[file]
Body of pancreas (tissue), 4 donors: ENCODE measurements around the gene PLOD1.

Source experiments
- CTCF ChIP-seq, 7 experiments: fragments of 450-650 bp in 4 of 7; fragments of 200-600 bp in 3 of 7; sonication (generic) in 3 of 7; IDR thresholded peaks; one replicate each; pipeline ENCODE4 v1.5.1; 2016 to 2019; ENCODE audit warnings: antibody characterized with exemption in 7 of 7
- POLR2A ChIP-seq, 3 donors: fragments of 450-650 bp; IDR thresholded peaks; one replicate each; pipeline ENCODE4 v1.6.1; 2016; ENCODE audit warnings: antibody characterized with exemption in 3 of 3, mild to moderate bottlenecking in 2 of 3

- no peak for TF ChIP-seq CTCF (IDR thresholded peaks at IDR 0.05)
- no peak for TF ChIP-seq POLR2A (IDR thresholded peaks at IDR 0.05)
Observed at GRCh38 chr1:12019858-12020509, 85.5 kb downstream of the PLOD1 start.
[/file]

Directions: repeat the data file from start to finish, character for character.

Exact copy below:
Body of pancreas (tissue), 4 donors: ENCODE measurements around the gene PLOD1.

Source experiments
- CTCF ChIP-seq, 7 experiments: fragments of 450-650 bp in 4 of 7; fragments of 200-600 bp in 3 of 7; sonication (generic) in 3 of 7; IDR thresholded peaks; one replicate each; pipeline ENCODE4 v1.5.1; 2016 to 2019; ENCODE audit warnings: antibody characterized with exemption in 7 of 7
- POLR2A ChIP-seq, 3 donors: fragments of 450-650 bp; IDR thresholded peaks; one replicate each; pipeline ENCODE4 v1.6.1; 2016; ENCODE audit warnings: antibody characterized with exemption in 3 of 3, mild to moderate bottlenecking in 2 of 3

- no peak for TF ChIP-seq CTCF (IDR thresholded peaks at IDR 0.05)
- no peak for TF ChIP-seq POLR2A (IDR thresholded peaks at IDR 0.05)
Observed at GRCh38 chr1:12019858-12020509, 85.5 kb downstream of the PLOD1 start.